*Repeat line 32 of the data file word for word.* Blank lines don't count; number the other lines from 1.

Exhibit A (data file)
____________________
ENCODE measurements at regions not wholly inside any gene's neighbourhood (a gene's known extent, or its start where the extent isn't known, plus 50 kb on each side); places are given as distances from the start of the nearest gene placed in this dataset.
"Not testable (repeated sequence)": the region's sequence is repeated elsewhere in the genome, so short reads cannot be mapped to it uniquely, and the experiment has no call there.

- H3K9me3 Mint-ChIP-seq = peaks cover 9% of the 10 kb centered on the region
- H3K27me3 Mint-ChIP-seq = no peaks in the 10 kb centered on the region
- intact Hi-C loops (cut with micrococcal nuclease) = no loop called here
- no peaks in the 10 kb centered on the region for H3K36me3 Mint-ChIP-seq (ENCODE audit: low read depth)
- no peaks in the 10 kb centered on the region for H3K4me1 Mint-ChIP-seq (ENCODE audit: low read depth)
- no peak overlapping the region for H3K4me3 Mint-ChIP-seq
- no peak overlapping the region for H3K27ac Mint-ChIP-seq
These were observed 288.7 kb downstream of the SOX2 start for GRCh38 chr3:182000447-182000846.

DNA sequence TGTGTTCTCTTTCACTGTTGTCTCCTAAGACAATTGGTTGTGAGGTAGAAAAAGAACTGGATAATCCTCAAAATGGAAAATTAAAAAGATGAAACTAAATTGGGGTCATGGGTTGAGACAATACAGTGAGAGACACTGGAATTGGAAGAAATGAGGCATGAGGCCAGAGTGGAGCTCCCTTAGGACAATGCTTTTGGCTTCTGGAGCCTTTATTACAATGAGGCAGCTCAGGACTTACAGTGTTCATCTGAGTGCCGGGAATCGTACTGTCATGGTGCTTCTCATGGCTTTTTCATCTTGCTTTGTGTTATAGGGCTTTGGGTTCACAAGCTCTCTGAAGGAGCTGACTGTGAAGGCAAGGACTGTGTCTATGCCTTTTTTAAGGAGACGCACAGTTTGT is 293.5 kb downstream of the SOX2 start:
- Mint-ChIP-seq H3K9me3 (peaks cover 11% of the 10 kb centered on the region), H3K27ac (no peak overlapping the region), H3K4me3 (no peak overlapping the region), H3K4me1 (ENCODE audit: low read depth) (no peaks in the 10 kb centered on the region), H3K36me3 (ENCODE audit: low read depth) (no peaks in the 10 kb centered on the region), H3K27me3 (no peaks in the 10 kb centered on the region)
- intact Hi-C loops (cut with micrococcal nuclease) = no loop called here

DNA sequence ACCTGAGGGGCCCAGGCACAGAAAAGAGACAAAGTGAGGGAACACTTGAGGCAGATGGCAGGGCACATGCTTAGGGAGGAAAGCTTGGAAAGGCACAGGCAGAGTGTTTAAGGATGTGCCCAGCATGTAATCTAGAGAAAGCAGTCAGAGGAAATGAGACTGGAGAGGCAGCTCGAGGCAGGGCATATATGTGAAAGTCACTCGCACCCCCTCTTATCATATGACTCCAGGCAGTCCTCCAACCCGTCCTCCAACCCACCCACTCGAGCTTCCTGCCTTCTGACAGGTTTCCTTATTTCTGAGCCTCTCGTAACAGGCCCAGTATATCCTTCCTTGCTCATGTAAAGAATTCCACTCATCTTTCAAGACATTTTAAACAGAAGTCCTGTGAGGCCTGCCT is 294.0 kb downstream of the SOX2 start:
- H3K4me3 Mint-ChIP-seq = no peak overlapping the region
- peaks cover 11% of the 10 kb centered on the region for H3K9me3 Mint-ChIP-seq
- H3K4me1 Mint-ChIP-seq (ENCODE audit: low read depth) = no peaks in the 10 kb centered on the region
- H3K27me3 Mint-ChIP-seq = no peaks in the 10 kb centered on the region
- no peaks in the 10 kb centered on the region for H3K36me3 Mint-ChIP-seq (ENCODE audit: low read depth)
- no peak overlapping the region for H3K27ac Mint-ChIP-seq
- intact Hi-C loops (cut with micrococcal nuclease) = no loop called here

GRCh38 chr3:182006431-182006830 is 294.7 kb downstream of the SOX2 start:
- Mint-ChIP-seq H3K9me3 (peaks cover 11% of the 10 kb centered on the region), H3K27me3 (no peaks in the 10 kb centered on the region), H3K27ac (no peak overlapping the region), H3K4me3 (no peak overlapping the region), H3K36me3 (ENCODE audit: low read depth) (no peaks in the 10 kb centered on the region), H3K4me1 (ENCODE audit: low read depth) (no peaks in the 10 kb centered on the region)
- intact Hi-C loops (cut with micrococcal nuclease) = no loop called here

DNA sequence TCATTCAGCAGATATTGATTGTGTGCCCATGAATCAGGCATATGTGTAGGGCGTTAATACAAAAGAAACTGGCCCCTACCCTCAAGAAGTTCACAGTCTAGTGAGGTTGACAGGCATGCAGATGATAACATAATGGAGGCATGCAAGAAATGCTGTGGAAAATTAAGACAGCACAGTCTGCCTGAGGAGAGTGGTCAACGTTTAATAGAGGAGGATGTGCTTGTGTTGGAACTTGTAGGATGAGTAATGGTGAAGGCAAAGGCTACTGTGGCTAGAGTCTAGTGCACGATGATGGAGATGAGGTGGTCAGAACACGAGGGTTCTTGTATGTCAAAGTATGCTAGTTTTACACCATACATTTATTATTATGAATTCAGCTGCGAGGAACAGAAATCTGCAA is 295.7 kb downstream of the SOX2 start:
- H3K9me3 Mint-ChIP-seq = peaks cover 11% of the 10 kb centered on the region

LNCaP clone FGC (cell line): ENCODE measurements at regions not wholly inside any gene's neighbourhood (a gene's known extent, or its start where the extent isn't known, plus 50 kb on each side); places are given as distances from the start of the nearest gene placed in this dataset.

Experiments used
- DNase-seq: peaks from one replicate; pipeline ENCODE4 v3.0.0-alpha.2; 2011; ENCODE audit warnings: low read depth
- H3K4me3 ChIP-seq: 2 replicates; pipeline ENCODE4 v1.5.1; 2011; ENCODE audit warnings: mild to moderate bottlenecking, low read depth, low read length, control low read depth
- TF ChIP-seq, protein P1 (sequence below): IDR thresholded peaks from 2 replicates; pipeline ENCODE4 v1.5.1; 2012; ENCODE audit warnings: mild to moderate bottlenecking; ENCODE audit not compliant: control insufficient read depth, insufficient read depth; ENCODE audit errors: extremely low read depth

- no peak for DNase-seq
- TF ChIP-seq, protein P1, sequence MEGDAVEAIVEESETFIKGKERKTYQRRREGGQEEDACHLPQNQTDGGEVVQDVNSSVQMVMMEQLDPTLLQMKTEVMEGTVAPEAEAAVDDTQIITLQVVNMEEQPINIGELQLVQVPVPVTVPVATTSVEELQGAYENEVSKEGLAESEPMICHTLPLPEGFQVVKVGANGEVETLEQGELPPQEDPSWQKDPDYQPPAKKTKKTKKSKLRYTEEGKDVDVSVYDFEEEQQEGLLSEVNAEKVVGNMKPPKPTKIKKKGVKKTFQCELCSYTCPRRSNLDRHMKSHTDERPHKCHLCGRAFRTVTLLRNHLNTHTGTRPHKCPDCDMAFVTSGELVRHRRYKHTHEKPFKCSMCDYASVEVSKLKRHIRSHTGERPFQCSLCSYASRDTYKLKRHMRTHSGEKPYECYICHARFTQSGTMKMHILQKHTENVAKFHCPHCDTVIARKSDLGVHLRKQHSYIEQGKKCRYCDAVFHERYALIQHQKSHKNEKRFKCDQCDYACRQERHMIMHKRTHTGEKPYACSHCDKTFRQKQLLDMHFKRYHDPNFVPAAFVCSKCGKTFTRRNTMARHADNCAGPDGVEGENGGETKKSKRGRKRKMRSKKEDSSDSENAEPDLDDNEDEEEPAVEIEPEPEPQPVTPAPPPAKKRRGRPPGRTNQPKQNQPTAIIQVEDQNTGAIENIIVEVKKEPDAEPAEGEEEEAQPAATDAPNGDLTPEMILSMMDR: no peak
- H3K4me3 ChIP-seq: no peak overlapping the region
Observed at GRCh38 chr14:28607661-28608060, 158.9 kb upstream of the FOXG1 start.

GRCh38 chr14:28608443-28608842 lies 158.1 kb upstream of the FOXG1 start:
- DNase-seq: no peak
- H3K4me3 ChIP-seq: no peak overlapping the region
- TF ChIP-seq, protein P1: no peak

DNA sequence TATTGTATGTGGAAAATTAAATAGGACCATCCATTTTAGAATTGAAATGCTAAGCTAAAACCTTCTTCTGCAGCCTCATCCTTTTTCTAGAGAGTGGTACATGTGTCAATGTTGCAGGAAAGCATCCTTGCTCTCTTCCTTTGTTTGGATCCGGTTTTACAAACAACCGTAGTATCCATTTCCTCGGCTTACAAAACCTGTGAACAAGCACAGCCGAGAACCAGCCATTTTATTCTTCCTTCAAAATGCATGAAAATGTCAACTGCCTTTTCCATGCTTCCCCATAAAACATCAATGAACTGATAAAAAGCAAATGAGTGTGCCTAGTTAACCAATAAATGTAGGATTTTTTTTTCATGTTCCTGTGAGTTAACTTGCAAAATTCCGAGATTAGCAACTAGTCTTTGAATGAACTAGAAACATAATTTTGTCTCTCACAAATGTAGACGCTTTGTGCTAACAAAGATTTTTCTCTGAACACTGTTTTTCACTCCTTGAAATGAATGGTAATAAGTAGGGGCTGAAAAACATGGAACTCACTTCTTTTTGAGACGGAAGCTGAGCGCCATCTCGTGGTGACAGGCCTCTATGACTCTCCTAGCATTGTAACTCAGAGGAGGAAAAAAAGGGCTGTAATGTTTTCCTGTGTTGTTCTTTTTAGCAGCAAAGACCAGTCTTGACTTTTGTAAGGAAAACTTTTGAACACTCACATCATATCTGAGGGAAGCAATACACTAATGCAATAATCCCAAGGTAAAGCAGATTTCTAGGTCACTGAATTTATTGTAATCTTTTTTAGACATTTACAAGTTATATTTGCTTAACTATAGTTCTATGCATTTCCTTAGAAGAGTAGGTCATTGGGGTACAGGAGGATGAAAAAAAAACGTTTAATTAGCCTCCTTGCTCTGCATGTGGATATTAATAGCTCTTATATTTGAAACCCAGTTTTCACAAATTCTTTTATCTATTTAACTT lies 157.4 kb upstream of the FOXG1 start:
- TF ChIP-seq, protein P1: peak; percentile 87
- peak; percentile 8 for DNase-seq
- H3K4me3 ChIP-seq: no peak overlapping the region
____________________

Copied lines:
- no peak for DNase-seq